The coverage that morning is generating the saddest (powerful) tweets from various families. George Julian is pulling them together here in a twitter moment.

Including Danny and Joey.

An urgent question and a bolt for the door

Today Barbara Keeley MP raised an urgent question about the report. Jeremy Hunt legged it as soon as she stood up to talk. An extraordinary moment. All that talk on December 15 2015 when the Mazars review was leaked to the BBC. Pomp and promises. The world leading champion of patient safety…

He left. He walked out. He couldn’t spare 20-30 minutes of his time to engage. His myopic and dangerous lens never more visible in this action.

The hapless and hopeless Caroline Dinenage was left to fend questions. The Minister of (no) Care. Parroting ill-informed and vacuous responses. It was a hard watch. The full transcript is here.

Questions were asked about the content of the report and the publication timing.

The Bristol team finally burst into action. Tweeting to say no, this ain’t true.

Too little too late

I’ve puzzled over the role of the Bristol team here. As a researcher myself. We’ve long known about the challenges the team have faced with a paucity of funding and unrealistic expectations. They have, in some ways, done the best they could do with that level of challenge. The problem I have is with their lack of challenge to the challenge.

Only 8% of the 1300 deaths referred to the team have been reviewed so far.

1300 people. With families, lives, history and stories. People. With mums, dads, sisters, brothers, grandparents, cousins, aunties, uncles, friends, pets. People. Some with no family. Still people. People.

Erased.

Rubbed out.

By an underfunded project that couldn’t cope with the number of people.
By the Bristol team who stood by.
By the actions of NHS England who remain silent (and so much worse).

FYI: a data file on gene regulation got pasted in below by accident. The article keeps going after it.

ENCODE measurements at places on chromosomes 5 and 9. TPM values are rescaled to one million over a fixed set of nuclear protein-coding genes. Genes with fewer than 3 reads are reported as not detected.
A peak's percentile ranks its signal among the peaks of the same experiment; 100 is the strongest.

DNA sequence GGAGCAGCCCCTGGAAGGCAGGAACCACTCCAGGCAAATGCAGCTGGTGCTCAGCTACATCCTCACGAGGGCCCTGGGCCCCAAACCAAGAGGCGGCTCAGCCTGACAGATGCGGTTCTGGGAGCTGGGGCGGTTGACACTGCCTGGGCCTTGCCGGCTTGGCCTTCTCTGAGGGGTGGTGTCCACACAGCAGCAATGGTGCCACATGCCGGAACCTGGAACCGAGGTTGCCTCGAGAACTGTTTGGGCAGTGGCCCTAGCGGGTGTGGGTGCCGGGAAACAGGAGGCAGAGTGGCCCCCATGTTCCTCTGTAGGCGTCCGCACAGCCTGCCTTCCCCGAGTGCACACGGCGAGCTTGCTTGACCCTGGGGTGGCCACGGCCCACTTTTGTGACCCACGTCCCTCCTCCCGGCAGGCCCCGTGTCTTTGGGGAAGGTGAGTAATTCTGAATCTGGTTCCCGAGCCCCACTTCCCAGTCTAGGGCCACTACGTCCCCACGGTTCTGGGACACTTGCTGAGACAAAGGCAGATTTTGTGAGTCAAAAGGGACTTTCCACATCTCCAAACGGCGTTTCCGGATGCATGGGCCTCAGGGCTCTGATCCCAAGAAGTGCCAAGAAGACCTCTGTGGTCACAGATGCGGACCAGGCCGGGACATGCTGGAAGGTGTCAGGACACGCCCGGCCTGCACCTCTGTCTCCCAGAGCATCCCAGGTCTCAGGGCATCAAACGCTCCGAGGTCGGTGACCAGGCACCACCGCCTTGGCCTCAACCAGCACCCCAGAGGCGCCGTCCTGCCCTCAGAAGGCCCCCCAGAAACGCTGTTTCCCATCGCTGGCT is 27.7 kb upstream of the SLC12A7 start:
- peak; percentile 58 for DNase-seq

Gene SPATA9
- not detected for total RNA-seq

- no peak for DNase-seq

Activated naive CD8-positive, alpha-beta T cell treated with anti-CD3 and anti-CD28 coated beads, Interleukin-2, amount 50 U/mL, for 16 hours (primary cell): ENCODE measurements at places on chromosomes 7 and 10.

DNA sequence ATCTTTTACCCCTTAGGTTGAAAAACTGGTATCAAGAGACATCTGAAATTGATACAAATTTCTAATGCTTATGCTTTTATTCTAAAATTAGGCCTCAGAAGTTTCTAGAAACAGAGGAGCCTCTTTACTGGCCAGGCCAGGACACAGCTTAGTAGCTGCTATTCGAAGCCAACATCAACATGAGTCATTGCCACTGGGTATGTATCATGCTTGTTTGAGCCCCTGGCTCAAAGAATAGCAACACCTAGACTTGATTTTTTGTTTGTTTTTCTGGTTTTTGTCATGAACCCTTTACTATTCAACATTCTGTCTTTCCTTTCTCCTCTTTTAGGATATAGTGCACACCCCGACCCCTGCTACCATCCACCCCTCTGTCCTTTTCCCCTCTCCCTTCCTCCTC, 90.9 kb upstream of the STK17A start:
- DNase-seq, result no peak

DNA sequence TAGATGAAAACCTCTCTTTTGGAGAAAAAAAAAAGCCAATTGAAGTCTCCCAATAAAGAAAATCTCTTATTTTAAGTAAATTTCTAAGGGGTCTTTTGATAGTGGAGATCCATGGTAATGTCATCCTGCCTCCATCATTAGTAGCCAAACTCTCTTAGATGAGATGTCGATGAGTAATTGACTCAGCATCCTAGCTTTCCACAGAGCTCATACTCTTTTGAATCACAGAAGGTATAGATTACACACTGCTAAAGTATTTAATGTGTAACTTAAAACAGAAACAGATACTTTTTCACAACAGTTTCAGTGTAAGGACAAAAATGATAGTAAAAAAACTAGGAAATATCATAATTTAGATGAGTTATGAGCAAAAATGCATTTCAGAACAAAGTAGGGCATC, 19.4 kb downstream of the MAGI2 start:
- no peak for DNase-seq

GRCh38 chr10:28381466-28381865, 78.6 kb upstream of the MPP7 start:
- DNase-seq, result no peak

By the action of Dinenage who was prepared to stand up and defend the indefensible.
By the silence of Jeremy Hunt.

Violence, silence and erasure.

 

17 thoughts on “Entering the labyrinth; a leder tale

  1. No trees to hide behind this time Mr. Hunt, so the only thing left to do is to run!

    In the words of the song (nearly) by Billy Ocean ‘When the going gets tough, Hunt gets going’.

  2. “I’ve puzzled over the role of the Bristol team here. As a researcher myself. We’ve long known about the challenges the team have faced with a paucity of funding and unrealistic expectations. They have, in some ways, done the best they could do with that level of challenge. The problem I have is with their lack of challenge to the challenge”

    This hits a very big nail right on the head. Where is the public outcry over NHS negligence and NHS cover-up? The silence of the academics and media on this subject shows they are all looking the other way allowing the state to literally get away with murder.

    • I think academics often can’t be political or be seen to battle with the government, but only present the facts or figures from their research.
      It is a weakness, and weak voices about facts can be ignored, or just put on the shelf with previous research reports.
      Action through good media people is needed.

  3. All the families of those whom this affects should crowdfund to get the truth published into the wider arena.